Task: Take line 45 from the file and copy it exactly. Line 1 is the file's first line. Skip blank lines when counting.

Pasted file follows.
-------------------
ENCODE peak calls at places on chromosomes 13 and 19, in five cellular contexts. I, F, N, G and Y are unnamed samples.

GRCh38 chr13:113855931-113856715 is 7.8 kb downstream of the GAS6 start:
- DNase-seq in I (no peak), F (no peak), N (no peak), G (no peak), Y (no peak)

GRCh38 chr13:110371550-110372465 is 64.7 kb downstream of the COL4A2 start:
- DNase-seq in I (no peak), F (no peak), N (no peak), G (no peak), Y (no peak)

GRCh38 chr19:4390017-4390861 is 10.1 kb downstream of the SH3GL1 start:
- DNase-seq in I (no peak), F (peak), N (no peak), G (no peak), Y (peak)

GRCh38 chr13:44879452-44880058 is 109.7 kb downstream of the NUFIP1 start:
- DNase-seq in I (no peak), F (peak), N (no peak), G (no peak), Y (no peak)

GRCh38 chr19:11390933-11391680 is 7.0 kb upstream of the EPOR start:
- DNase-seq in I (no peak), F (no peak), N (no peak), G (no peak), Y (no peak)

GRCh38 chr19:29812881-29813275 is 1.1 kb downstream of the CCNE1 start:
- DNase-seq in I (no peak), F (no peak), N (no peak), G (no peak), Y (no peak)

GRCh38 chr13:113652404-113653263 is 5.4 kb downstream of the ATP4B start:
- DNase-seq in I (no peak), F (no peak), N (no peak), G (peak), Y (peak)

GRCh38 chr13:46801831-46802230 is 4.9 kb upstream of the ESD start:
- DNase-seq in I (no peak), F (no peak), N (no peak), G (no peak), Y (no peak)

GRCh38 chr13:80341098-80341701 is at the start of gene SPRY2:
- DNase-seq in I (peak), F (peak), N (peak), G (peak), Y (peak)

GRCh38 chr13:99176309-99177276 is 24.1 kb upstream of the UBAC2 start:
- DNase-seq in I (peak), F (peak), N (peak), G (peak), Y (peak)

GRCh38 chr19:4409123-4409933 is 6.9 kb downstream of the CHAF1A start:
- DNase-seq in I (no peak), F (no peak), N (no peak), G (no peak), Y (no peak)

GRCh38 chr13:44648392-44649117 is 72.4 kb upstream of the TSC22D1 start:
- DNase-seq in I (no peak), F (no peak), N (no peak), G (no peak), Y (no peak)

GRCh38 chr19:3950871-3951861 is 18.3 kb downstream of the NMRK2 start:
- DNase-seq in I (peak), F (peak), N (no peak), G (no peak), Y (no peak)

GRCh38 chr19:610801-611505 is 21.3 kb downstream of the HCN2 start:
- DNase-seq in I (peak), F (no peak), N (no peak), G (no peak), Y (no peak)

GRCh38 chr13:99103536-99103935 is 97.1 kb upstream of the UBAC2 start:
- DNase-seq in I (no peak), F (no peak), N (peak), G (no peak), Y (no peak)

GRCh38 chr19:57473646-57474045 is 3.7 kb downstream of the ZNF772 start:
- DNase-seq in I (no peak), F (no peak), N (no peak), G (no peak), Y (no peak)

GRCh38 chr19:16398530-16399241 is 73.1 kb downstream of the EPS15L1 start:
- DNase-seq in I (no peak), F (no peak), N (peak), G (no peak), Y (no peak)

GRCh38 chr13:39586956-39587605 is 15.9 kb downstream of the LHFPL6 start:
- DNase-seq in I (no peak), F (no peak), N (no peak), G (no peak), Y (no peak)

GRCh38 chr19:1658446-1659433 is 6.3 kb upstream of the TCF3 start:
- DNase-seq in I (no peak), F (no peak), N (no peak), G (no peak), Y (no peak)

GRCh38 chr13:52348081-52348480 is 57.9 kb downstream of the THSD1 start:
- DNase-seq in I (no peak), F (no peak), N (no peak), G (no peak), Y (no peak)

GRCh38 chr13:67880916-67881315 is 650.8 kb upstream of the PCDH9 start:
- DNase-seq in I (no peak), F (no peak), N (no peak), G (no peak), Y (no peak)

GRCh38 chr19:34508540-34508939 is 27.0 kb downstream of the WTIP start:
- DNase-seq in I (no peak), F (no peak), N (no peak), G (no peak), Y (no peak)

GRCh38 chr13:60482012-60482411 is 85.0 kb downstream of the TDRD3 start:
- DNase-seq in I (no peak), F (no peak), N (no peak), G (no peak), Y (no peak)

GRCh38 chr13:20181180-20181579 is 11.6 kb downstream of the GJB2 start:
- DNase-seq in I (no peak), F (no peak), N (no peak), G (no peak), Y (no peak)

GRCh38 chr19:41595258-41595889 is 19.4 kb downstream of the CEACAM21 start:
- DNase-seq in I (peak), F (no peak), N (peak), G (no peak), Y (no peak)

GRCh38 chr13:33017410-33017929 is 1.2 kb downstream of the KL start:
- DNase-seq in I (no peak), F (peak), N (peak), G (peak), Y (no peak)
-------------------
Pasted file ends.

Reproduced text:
- DNase-seq in I (no peak), F (no peak), N (no peak), G (no peak), Y (no peak)